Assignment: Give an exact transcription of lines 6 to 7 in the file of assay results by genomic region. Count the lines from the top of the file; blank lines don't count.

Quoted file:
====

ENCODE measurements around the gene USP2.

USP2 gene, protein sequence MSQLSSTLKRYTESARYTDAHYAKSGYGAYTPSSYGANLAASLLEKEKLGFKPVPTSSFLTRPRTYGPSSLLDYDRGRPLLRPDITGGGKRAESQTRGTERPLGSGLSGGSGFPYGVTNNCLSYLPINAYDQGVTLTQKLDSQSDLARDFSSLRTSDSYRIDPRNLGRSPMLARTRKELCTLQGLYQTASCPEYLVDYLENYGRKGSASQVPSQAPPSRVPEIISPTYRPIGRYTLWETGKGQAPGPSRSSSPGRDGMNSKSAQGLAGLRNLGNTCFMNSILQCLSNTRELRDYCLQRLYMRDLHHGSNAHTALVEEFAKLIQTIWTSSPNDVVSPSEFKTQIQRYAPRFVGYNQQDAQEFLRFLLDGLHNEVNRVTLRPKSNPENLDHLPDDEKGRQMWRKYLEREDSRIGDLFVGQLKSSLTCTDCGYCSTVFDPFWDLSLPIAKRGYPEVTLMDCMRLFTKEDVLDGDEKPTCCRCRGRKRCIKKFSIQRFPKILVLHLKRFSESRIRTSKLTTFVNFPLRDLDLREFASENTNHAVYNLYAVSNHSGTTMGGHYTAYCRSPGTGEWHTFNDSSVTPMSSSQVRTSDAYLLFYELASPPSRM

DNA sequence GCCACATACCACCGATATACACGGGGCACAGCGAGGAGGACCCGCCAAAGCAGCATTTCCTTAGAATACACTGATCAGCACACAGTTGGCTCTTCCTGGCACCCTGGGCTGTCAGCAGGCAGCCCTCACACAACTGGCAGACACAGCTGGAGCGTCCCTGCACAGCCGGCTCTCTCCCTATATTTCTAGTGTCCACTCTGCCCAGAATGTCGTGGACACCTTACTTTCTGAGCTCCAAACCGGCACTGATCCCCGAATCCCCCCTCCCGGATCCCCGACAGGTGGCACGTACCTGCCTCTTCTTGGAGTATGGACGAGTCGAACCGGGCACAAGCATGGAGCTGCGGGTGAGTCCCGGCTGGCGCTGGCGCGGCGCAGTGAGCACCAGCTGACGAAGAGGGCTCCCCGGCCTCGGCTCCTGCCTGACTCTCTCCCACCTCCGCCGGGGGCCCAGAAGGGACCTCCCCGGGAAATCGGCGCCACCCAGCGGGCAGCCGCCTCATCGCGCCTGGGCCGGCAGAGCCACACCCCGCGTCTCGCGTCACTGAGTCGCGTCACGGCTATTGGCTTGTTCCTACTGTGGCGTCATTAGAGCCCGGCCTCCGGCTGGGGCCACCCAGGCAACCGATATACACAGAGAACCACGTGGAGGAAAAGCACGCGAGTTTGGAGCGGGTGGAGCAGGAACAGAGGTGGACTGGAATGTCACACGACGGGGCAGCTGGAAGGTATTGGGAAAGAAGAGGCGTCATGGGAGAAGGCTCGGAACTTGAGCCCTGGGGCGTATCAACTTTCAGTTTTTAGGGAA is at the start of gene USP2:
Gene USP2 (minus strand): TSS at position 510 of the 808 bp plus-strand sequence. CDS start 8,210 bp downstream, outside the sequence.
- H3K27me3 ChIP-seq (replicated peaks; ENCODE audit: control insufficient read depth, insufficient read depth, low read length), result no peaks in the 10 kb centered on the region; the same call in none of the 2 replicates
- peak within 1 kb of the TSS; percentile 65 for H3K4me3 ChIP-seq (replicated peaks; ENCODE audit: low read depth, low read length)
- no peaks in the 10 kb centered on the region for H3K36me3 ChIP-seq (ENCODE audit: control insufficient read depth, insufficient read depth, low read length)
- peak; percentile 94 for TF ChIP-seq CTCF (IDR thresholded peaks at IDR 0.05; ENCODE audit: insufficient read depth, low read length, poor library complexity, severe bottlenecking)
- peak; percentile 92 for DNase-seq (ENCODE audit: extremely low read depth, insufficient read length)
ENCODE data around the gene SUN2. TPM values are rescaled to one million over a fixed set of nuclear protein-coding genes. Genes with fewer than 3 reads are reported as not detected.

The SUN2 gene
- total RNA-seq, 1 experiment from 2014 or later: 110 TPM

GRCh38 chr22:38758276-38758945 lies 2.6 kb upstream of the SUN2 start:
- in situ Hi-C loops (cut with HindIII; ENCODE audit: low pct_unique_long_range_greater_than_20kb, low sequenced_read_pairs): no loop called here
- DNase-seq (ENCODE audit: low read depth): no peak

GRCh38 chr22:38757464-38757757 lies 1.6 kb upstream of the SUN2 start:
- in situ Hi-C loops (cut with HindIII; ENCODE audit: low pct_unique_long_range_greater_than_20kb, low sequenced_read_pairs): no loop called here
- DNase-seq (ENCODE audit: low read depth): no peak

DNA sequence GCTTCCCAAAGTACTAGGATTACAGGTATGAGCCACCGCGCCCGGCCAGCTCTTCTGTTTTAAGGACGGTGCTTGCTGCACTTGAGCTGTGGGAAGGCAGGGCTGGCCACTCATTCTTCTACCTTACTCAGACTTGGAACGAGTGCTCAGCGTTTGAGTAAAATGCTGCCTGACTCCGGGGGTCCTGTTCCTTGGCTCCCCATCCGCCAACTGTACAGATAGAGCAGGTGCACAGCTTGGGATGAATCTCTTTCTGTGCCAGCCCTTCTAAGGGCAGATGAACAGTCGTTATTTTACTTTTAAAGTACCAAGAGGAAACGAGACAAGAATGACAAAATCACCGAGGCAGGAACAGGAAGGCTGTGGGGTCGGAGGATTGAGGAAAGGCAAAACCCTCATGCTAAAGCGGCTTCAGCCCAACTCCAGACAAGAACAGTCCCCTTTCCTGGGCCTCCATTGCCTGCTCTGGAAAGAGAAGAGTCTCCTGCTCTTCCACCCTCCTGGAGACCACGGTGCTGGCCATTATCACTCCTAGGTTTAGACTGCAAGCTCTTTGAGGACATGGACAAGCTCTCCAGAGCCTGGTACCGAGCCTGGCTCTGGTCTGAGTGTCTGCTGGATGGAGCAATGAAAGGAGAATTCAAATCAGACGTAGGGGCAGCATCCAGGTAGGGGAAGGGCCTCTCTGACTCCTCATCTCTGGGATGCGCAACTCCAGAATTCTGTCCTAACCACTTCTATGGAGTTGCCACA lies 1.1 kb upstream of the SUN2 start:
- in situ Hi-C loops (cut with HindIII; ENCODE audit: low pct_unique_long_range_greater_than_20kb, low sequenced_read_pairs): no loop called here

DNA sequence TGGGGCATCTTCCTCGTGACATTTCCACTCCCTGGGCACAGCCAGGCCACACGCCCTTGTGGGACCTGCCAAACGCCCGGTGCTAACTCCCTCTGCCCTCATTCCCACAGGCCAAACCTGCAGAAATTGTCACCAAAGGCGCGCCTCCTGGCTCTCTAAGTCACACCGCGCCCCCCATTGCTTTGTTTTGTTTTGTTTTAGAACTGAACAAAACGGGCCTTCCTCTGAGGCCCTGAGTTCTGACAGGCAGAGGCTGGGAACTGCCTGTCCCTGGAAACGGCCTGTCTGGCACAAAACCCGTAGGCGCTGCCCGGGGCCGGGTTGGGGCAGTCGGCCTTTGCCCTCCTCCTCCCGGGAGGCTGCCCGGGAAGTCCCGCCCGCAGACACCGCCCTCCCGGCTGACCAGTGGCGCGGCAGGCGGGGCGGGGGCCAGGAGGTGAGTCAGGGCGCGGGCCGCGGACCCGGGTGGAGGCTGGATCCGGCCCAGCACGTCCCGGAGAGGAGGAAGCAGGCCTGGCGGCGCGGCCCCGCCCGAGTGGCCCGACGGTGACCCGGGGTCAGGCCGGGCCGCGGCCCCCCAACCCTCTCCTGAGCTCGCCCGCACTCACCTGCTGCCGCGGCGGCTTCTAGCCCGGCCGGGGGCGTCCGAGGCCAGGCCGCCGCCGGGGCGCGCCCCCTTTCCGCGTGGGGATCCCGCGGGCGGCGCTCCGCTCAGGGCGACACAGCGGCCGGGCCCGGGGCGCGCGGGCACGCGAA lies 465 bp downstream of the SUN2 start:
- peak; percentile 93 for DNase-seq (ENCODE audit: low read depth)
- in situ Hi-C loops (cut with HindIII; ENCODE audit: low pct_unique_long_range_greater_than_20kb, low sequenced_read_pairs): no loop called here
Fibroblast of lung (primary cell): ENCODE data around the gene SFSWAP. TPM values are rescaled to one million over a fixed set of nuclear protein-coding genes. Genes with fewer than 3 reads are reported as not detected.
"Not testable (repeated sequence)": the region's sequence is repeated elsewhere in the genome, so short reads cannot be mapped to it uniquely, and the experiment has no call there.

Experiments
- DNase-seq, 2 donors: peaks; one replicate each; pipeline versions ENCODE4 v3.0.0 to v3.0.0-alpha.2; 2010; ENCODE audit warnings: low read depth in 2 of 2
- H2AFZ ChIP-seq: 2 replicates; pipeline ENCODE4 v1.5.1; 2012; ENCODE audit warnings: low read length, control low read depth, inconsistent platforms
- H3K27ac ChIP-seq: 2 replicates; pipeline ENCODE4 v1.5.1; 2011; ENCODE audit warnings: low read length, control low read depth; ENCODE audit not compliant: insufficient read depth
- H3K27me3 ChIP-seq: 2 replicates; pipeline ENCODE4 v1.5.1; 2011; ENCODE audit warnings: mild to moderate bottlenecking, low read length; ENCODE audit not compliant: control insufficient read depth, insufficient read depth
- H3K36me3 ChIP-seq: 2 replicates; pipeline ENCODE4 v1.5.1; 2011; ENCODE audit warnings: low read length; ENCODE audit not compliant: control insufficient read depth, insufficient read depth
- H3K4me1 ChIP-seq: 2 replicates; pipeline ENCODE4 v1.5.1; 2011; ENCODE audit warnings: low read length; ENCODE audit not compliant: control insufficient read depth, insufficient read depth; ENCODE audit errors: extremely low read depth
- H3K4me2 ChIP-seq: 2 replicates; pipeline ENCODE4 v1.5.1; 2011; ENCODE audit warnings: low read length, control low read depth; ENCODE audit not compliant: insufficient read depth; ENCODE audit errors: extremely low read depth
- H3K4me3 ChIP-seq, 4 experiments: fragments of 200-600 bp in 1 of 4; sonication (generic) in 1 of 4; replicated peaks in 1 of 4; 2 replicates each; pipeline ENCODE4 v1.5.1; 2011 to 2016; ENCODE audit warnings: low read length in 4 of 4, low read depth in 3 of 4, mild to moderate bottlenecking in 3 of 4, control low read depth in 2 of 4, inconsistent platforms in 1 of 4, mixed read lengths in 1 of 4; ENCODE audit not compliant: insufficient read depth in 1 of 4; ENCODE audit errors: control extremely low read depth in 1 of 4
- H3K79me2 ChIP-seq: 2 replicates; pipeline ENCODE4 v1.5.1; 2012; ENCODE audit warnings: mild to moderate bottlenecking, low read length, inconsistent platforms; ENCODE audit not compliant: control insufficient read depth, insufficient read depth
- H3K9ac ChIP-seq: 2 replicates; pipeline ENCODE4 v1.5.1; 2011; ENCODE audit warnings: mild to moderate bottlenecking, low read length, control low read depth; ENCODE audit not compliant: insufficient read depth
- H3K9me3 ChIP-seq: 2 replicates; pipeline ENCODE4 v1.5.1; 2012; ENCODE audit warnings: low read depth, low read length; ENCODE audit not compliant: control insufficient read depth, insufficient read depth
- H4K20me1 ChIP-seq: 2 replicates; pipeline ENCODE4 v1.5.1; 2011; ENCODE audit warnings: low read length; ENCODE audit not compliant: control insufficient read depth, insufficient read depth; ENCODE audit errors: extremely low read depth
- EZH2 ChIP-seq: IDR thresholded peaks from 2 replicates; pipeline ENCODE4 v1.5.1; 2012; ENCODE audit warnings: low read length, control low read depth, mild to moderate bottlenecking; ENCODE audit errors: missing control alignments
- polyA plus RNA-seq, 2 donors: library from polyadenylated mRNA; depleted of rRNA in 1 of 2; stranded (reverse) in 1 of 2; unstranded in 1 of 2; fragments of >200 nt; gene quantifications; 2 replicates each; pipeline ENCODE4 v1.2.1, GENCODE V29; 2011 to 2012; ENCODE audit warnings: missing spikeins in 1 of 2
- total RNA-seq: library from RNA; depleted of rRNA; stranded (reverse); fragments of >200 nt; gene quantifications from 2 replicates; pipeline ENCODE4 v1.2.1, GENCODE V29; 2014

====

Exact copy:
- peak within 1 kb of the TSS; percentile 65 for H3K4me3 ChIP-seq (replicated peaks; ENCODE audit: low read depth, low read length)
- no peaks in the 10 kb centered on the region for H3K36me3 ChIP-seq (ENCODE audit: control insufficient read depth, insufficient read depth, low read length)